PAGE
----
The heat moving into the pie comes in from all sides. It may not, however, enter equally. Heat is slower to arrive through a pan, but once it is moving into the pie, it is more uniform and continues even after the pan exits the oven. Heat from the top is quick to enter, and its effect extends deeper than the radiated heat from a deck oven, but like the heat from a deck, it essentially stops immediately upon oven exit. As a result there is no single main directional movement of heat and moisture.

There is, however, a huge loss of water from any exposed surface due to the hot wind. Consequently, cheese on such a pie needs to better resist drying and burning. As a result, a higher moisture and less stiff mozz typically performs better in such an oven. A higher quality mozz, by which I mean one with a lesser tendency to release butter fat (oiling out), will also help to prevent burning problems. Free oil on a pizza tends to keep the surface hotter, leading to darkening. Many believe this to be a result of preventing evaporation from the surface.

Hang on – isn’t preventing evaporation good? Well, yes, but no. Evaporation can lead to drying, but (as we all know from the cooling effect of a breeze on a hot, sweaty day) it also reduces surface temperature. This evaporative cooling can keep the top of a pie tens of degrees cooler than it would otherwise be. This is what is seen with a heavy layer of fresh veggies on a pie. The cheese is whiter and often more moist immediately around the veggie pieces, as a result of the localized cooling. A key, then, to getting just the right colour to the top of a pie is to “tune” the amount of moisture in the top layers and its proximity or exposure to the hot wind. Think carefully of your build order!

The presence of a pan of course prevents any evaporation, although water is released through boil-out. This means sogginess is reduced by using lower moisture items in the pan or lower down in the pie, where it is out of exposure to the drying, hot air.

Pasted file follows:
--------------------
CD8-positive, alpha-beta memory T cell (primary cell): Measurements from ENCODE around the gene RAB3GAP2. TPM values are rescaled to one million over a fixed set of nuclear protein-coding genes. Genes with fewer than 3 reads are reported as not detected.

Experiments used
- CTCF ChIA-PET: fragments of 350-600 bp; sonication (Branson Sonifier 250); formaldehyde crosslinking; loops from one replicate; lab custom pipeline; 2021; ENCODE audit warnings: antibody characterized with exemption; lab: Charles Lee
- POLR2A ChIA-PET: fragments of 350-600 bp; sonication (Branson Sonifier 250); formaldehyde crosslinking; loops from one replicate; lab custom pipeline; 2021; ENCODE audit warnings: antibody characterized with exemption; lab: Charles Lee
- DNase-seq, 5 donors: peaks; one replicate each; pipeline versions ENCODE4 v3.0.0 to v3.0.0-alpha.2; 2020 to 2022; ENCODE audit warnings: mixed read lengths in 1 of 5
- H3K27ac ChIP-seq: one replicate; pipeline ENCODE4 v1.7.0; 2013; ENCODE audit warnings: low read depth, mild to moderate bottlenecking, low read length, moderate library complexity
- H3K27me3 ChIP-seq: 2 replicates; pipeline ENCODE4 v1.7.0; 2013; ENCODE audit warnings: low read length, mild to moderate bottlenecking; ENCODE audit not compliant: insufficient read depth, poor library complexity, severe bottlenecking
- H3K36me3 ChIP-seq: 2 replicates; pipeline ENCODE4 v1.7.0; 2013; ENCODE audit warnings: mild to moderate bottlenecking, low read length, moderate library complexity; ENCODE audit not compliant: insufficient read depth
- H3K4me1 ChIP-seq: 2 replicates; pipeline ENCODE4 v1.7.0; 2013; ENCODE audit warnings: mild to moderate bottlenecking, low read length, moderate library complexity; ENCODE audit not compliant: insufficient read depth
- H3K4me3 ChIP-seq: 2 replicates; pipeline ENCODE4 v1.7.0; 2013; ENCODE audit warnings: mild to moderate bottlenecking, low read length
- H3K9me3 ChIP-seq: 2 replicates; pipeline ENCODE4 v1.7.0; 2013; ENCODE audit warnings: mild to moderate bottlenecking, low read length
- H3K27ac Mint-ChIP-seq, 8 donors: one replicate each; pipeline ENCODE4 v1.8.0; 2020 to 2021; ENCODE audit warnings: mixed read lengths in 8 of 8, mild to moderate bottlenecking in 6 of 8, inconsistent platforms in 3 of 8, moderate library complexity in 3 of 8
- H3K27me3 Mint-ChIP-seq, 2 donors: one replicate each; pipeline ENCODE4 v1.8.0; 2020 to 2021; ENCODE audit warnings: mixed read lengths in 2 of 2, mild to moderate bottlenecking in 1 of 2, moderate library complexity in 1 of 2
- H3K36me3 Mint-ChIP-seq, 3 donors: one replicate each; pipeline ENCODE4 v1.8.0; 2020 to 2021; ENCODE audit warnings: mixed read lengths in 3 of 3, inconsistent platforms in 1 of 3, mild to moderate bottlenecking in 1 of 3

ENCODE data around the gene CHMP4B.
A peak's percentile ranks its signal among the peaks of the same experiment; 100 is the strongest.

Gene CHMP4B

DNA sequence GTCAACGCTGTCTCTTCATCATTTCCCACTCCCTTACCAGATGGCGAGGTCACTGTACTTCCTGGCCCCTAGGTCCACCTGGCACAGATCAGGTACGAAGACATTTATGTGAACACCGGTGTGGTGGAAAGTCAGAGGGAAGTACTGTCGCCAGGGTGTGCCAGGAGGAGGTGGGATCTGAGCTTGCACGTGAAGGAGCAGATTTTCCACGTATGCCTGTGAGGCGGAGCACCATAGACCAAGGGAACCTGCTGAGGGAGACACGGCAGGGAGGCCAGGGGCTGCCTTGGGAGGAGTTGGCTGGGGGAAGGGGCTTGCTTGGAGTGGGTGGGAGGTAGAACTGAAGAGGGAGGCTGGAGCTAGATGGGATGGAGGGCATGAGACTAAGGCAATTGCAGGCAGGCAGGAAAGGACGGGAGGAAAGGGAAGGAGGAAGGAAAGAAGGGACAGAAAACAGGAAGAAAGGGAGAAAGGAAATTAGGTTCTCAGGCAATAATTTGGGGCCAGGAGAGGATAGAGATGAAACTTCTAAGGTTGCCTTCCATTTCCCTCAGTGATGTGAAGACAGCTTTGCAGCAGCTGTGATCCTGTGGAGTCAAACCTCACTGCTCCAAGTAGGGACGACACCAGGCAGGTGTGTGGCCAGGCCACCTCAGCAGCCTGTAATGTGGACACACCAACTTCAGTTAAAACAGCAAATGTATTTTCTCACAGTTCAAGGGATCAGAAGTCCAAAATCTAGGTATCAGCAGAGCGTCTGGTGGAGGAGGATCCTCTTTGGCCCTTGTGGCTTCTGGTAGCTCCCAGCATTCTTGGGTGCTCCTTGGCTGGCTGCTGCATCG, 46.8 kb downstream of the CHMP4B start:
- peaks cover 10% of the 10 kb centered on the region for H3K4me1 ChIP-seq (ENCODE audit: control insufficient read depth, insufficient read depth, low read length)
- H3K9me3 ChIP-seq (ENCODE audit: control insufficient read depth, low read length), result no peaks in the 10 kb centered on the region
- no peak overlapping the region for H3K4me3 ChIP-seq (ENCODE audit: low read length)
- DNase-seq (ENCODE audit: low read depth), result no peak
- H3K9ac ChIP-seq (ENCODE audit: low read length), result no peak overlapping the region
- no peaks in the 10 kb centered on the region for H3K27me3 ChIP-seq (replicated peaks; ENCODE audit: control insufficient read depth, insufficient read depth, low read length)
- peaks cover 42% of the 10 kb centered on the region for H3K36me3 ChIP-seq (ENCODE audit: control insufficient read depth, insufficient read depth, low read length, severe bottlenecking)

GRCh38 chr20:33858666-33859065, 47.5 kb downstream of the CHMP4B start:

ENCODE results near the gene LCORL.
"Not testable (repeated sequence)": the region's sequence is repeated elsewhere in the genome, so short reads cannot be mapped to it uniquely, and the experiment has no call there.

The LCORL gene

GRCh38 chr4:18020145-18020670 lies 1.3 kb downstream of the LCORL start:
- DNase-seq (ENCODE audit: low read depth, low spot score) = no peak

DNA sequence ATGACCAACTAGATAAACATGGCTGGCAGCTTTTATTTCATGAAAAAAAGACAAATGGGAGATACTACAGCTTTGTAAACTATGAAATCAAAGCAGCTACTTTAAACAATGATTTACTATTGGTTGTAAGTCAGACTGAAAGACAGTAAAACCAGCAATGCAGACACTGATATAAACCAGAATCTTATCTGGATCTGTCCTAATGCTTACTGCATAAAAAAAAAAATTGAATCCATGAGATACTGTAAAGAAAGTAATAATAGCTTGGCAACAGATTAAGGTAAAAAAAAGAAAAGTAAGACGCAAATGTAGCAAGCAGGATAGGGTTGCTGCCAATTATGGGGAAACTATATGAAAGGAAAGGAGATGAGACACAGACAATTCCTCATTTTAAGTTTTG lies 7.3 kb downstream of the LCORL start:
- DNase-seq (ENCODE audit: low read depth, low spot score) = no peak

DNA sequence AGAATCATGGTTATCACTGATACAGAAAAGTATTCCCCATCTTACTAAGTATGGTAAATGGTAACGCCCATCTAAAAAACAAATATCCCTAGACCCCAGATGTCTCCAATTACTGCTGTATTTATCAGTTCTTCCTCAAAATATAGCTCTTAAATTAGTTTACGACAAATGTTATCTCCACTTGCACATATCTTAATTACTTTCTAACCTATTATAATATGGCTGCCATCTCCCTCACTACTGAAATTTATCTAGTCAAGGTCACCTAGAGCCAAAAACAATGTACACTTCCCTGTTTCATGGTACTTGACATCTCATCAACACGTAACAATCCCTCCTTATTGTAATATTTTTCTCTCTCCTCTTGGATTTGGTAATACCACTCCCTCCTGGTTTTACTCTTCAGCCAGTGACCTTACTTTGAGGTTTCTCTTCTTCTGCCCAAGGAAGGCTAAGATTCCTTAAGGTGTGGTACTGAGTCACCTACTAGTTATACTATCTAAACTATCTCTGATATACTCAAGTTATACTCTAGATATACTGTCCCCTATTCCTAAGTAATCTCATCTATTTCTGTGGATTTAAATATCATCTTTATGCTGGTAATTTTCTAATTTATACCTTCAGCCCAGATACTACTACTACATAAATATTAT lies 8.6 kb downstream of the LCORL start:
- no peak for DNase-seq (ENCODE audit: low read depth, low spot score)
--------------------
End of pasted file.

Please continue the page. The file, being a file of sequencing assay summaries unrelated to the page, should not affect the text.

As for the deck oven, a fully-cooked pie is largely the result of adequate time for enough heat to enter the pie to set and cook all parts. More temperature will give you more browning, and to a certain point will increase the speed of heat entry in the first, or pan heating part of the cook. It will not typically cook the pie any better. The balance between temp and time is more involved than with a deck oven, and typically leads to the determination of a “best” temperature as much as 100F degrees lower than a traditional Italian-style deck for some products. Even with this lower temp, since there is no dependence upon heat moving in from only one source direction, times can be faster.

The overall result is that a convection oven can bake pizzas that are nearly impossible to do well in a deck oven, and can often do things faster. However, a deck can definitely bake great pizzas that are nearly impossible in a conveyor-style convection oven. Both can provide a beautifully baked and browned pizza, with the cheese just as you like it. However, you may need to be very careful in selecting your cheese, toppings and in how you build your pies.

The science of food is exciting and interesting. The art of pizza is delicious and satisfying. The fun, at least for me, comes from using the first to improve and serve the second.

Bob McDougall is a microbiologist, with postgraduate training in biochemistry and food science. He has held senior operations, quality and product innovation roles in meat, dairy and other sectors, and is a veteran of the pizza wars of the last decade of the second millennium. For seven years, Bob managed all quality, R&D and technical services for the Canada division of the world’s largest pizza chain. He is currently principal consultant with RJMA (The Food Technical Consultancy) and Consulting Senior Food Scientist for the Food Innovation Research Studio at George Brown College.